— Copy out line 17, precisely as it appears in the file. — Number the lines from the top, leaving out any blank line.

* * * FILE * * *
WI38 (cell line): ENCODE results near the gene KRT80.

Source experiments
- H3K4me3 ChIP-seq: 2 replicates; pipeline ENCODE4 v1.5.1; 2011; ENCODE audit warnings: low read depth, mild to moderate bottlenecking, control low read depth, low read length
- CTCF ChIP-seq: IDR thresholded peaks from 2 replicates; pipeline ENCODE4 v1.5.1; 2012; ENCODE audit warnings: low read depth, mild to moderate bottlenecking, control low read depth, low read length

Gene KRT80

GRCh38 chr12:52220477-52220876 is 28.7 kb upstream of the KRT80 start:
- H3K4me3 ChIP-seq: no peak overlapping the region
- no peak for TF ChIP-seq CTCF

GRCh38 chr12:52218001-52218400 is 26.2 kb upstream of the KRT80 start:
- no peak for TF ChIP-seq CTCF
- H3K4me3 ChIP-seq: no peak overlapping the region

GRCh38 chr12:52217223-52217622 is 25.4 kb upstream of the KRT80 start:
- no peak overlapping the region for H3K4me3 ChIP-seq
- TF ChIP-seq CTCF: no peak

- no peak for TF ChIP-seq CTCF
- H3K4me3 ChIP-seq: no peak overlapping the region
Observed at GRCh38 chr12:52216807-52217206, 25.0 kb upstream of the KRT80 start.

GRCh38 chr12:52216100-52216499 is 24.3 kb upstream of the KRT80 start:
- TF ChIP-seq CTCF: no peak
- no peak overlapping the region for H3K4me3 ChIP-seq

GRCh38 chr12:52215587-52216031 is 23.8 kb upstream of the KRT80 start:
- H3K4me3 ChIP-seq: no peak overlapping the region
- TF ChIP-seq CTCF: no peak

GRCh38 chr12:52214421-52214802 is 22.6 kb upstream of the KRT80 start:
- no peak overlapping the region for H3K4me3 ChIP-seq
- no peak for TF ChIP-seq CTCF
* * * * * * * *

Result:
Observed at GRCh38 chr12:52216807-52217206, 25.0 kb upstream of the KRT80 start.